The loss of two satellites in a fiery explosion of Europe's Ariane rocket Thursday night brings to seven the number of communications satellites lost to accidents in the last 18 months, making it almost certain that underwriters will stop insuring the costly craft.

The range safety officer at the European launch site at Kourou in French Guiana ordered the rocket and two satellites destroyed in the air after an engine misfired and the rocket began to drift.

Lost in the explosion was a satellite owned by the new European Telecommunications Satellite Organization (Eutelsat) and another owned by Spacenet, a subsidiary of General Telephone & Electronics in the United States. The insurance bill for the disaster was $150 million, including $65 million for Eutelsat and $85 million for GTE.

"Almost all the space underwriters in the world were involved in this one," said a space official who asked not to be identified. "I can't imagine any of them willing to take a risk on insuring a satellite for some time to come."

The Ariane accident is that program's first in more than two years. Four of the other five satellites lost in space in the past 18 months were carried aloft by the U.S. space shuttle and failed to function after being placed in orbit.

The other loss, also a U.S. failure, occurred when Intelsat 5 never reached earth orbit because a new version of the Atlas Centaur launch vehicle misfired.

Worldwide satellite insurance is underwritten by a handful of international insurance companies, headed by Lloyd's of London. For the most recent seven failures, these firms will have paid $485 million in insurance claims to six owners of space satellites in the last year and a half.

The underwriters also may be called on to pay another $85 million to the Hughes Communications Corp., whose Leasat 4 satellite is not working in earth orbit.

The cause of the Ariane disaster was still unknown yesterday, although officials of Arianespace, which markets cargo space on the Ariane rocket, said it appears that the third-stage engine of the liquid-fueled rocket failed to ignite on time. This caused the engine to shut down automatically.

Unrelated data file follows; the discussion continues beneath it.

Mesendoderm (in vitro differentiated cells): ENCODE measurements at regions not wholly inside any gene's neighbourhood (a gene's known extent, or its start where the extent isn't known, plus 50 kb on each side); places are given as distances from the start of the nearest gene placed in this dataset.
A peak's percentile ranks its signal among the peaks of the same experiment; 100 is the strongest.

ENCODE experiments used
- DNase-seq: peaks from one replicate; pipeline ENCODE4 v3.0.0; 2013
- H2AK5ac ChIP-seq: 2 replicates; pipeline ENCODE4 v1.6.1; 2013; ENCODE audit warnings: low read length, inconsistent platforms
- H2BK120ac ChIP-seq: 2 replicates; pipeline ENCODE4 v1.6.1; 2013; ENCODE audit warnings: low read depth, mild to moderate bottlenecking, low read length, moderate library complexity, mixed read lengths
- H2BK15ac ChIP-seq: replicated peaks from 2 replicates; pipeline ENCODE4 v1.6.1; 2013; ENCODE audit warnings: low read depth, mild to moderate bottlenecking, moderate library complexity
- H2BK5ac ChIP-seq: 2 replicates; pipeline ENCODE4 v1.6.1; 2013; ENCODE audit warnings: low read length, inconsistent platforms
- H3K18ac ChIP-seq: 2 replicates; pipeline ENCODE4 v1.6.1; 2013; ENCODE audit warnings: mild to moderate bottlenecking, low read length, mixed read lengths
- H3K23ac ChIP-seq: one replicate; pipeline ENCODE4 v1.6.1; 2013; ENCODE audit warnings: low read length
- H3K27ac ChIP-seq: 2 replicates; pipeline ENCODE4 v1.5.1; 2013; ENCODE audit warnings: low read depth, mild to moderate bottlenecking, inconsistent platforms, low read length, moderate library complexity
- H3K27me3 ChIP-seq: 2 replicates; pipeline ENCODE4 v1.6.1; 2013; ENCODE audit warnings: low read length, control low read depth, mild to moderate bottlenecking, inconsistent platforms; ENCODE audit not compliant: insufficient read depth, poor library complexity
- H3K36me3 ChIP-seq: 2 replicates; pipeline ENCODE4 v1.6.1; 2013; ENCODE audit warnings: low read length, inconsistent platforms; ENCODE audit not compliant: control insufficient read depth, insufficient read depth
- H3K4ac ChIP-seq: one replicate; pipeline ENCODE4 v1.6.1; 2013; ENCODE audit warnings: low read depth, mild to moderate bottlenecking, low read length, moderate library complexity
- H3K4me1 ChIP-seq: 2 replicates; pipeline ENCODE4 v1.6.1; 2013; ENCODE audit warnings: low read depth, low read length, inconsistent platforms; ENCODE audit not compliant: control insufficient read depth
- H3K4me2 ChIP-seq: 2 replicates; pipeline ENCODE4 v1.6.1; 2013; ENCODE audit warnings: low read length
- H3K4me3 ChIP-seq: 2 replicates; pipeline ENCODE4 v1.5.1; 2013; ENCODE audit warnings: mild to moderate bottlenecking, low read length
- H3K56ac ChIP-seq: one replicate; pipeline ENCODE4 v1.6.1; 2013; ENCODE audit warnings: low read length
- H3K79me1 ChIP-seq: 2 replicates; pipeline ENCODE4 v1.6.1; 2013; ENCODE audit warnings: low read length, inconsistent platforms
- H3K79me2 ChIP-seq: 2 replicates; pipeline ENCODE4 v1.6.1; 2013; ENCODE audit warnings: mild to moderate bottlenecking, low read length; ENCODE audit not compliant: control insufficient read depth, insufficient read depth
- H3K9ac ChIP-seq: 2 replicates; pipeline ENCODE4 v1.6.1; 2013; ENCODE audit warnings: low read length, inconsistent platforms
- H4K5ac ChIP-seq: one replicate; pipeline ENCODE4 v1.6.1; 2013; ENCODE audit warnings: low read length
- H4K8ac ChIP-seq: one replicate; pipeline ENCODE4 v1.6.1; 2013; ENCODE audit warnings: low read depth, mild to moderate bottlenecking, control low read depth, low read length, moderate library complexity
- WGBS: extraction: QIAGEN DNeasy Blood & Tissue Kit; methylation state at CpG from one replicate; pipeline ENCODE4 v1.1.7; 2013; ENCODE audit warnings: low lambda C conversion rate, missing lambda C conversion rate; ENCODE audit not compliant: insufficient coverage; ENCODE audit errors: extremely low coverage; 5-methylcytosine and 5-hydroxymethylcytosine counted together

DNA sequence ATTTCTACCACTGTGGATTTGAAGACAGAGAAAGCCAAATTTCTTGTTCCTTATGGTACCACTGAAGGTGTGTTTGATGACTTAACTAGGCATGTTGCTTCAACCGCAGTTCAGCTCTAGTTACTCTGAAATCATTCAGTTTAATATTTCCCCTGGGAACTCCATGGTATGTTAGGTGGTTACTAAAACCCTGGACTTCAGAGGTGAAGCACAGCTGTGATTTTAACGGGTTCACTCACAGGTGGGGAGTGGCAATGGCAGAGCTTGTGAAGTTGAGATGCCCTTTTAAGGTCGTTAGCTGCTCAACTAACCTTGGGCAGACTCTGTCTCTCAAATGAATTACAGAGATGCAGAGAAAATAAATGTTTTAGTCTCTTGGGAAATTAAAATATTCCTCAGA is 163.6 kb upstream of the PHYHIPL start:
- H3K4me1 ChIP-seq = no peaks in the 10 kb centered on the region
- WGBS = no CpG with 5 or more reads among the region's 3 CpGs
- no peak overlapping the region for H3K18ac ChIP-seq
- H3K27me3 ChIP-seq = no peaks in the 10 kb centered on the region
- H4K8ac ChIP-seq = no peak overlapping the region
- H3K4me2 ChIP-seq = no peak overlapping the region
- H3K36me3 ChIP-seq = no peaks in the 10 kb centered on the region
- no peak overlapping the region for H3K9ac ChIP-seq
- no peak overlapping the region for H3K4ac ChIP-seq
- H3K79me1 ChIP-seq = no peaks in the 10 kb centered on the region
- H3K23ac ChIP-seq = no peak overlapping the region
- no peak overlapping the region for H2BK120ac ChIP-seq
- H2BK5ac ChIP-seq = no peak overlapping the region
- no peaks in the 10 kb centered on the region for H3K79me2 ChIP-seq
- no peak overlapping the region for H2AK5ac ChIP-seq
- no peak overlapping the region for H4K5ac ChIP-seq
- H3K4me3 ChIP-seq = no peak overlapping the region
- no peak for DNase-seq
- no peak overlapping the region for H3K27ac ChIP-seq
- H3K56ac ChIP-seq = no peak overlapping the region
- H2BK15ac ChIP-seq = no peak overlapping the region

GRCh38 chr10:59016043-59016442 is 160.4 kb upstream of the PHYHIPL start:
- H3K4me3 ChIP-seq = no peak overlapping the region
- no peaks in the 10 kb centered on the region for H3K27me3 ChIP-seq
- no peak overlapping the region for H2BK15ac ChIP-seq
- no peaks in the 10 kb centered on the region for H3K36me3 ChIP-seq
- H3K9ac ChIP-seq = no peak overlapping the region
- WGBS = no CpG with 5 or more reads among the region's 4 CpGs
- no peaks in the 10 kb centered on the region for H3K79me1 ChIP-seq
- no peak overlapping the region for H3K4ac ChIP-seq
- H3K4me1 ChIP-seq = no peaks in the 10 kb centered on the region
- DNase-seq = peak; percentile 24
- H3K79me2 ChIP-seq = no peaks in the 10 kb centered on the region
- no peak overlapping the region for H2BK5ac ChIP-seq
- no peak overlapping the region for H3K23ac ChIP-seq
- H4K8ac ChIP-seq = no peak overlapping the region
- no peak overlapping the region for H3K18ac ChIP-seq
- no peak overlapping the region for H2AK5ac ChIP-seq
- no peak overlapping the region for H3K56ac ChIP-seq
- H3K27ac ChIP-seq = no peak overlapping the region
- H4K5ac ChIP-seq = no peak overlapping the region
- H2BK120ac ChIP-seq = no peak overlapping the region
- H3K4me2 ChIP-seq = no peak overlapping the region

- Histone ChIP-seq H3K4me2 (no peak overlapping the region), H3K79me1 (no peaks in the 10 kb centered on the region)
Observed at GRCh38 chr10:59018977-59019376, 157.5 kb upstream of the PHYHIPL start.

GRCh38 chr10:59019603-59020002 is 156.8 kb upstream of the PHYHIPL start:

Ariane then began to drift off course, forcing the range safety officer to send a signal that exploded the rocket and its satellites at an altitude of 90 miles.

The abrupt end to Ariane's 15th flight followed nine successful flights that put 14 satellites in orbit.

Observing the disaster in the Mission Control Center, where he saw Ariane's blip disappear from radar, was French President Francois Mitterrand, who told reporters: "I am disappointed, but above all I am disappointed for the technicians. It will work the next time."

The next Ariane flight is scheduled for Nov. 15, when an Ariane rocket is to take a French satellite called SPOT into orbit to survey the earth's mineral resources.

Another flight is scheduled to carry two more communications satellites into orbit Dec. 11, and as many as seven flights are on the books for 1986.

"We have already convened an inquiry commission to look into the cause of the accident," Arianespace Executive Vice President Douglas Heydon told The Washington Post. "If we have any doubts about what caused the accident, or if we feel we have to make major hardware changes to correct a problem, we shall delay our upcoming launches."

The two communications satellites to be launched by Ariane in December are understood to have no insurance, as yet. Underwriters have been waiting until two or three months before a launch to insure communications satellites, because of the recent failures.

A few space officials said they feel that the difficulties faced today by insurers are self-created.

The officials said insurers started out charging premiums that were5 percent of a satellite's worth, which the officials called unrealistically low premiums. The premiums have risen in the past 18 months to 20 percent of a satellite's value.

One answer to the insurance problem could be for companies and countries putting up communications satellites to enter the insurance business themselves. Arianespace has said it is considering setting up its own insurance affiliate.